Session theme: “Diversity in Music Theory Pedagogy”
(Friday, November 8, 2019, from 2:15 – 5:30 pm)
Please fill out this form to sign up for the session.
(By signing up, you will get a free lamellophone-making kit with your name and the SMT logo on it—see pictures below! Filling out the form will also help us know how many instrument-making kits we will need to provide, how many tables and chairs we will need for the session, and so on.)
Please click here for a handout on how to make lamellophones
Part 1. Instrument-making activity (30 minutes)
Quintina Carter-Ényì (University of Georgia), moderator
Marvin Wayne Allen (Morehouse College)
Ariel Alvarado (Spelman College)
Elaina Blake (Spelman College)
Donovan Polk (Morehouse College)
Shelby Richardson (Spelman College)
Ridge White (Morehouse College)
The above facilitators will lead participants in an instrument-making activity with materials provided by Morehouse and Spelman Colleges, commonly found on college and university campuses (e.g. laser cutters).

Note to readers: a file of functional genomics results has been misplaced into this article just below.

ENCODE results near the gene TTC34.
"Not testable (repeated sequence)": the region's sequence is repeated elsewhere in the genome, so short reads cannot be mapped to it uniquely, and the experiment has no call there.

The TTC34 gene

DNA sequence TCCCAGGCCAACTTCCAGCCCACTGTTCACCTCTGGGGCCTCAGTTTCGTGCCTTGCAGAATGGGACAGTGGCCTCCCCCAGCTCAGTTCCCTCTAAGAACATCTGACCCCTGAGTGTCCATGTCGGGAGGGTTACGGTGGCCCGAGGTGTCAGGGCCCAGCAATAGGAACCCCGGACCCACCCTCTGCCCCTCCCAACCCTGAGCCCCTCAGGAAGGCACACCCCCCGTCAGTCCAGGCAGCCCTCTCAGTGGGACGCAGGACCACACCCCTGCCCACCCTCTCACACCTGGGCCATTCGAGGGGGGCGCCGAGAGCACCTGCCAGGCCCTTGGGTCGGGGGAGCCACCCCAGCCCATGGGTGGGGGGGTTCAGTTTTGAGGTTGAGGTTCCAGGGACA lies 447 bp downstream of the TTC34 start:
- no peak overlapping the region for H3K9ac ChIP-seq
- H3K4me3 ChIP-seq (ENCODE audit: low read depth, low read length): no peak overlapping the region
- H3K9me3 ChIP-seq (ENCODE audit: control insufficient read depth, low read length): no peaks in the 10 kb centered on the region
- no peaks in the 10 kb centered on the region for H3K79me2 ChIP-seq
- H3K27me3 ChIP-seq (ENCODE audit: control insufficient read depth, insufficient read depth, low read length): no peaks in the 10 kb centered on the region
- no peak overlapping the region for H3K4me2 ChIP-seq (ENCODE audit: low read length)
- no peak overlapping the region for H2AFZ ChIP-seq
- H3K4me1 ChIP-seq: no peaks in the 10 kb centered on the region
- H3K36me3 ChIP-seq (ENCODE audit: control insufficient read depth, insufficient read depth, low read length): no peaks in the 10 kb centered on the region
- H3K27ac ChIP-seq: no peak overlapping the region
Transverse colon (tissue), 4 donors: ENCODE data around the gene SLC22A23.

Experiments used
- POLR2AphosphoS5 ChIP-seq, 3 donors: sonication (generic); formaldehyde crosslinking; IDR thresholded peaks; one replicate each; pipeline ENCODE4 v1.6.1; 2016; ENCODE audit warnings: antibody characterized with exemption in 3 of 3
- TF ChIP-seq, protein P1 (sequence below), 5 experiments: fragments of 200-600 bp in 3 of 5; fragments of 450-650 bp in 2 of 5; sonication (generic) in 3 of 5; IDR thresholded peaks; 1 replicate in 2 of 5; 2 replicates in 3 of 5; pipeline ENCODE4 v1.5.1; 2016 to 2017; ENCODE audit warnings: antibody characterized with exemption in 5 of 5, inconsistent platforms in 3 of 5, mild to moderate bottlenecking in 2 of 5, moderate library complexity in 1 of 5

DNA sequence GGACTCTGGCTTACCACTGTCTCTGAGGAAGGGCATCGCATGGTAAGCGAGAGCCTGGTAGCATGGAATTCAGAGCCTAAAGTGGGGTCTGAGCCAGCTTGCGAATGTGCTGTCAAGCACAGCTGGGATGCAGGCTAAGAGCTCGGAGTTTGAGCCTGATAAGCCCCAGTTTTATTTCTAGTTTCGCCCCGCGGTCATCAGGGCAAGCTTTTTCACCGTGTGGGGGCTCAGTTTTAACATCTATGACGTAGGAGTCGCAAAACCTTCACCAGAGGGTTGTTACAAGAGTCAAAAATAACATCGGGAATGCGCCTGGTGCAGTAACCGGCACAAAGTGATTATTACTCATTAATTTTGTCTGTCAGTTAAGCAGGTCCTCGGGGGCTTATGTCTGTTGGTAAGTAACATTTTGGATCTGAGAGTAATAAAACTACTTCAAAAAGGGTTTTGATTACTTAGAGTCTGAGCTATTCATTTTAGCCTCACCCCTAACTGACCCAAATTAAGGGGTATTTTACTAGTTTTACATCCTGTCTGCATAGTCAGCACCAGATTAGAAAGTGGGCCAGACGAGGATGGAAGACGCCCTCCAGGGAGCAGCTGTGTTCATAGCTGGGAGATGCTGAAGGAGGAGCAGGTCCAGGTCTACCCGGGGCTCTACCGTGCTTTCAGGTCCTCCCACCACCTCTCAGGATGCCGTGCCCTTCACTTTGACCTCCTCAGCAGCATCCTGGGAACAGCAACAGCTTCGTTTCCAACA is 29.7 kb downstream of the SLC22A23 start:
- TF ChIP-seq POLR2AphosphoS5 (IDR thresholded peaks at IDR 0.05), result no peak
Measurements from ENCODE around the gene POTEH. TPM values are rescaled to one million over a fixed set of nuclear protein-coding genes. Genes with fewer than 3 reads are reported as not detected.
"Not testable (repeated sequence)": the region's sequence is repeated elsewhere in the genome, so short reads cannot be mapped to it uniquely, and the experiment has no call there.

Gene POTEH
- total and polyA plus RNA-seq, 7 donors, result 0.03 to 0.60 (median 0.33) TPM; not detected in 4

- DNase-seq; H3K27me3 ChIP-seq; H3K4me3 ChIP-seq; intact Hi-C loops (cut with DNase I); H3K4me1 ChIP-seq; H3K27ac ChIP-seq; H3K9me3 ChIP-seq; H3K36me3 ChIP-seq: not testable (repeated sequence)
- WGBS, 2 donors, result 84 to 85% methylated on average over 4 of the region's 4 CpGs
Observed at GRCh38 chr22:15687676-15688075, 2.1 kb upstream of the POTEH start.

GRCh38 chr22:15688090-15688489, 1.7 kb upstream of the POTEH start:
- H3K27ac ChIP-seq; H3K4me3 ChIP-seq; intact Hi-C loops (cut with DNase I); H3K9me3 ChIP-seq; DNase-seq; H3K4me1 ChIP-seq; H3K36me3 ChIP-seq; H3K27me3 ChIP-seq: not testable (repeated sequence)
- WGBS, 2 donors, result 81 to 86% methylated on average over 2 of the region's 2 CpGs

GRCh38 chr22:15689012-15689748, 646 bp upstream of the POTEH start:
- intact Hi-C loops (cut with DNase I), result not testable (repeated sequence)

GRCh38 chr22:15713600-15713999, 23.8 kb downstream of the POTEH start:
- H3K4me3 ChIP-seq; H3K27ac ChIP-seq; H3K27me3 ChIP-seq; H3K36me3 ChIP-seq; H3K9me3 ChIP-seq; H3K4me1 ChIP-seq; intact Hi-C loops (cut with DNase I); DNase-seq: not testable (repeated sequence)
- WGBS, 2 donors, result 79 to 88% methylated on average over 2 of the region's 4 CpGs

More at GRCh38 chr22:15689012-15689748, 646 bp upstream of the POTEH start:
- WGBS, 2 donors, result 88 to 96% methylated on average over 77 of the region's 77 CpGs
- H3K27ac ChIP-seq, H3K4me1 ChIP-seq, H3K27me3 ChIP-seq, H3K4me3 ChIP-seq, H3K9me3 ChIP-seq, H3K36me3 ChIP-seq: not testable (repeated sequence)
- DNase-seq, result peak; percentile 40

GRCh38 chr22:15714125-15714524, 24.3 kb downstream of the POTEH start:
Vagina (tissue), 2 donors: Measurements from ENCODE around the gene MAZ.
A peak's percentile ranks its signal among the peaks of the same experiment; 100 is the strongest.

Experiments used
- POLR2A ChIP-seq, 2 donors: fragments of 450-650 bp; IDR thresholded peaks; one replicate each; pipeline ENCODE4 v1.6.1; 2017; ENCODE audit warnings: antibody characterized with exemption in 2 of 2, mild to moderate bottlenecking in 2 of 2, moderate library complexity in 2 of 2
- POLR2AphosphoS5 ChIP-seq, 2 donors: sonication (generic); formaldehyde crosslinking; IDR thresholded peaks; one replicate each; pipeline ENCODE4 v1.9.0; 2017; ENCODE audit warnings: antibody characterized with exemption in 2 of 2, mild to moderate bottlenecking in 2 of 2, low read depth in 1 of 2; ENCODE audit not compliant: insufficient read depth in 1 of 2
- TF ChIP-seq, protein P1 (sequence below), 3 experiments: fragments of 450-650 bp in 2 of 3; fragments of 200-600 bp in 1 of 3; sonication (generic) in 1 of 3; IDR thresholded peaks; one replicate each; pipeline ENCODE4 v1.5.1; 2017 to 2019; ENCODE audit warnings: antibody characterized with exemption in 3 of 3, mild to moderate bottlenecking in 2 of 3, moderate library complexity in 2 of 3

Part 2. Lightning talks on diversifying music theory pedagogy (120 minutes)
John Roeder (University of British Columbia): “World Music as a Resource for Teaching Music Theory”
Nancy Rao (Rutgers University): “Including Music by Diverse Composers: Redefine Modes of Analysis”
Robin Attas (Queen’s University): “Working with Diverse Student Populations in the Classroom”
Each talk will be followed by a 20-minute breakout discussion between the members of the audiences.
Part 3. Performance activity (30 minutes)
In this last activity, the lamellophones made in Part 1 will be returned to the audience after having been tuned. Once the instruments are returned, workshop facilitators will guide groups of participants through performance activities responding to the three topics of the lightning talks.
- Learning a transcription of a cyclical process from Balinese Gamelan music
- Studying and practicing a new composition by Emily Koh (University of Georgia)
- Aural training exercises using lamellophones
These performance activities will demonstrate multi-sensory learning strategies for the classroom, and tools that may be used to implement the action items discussed in Part 2, without significant cost to a department or school of music.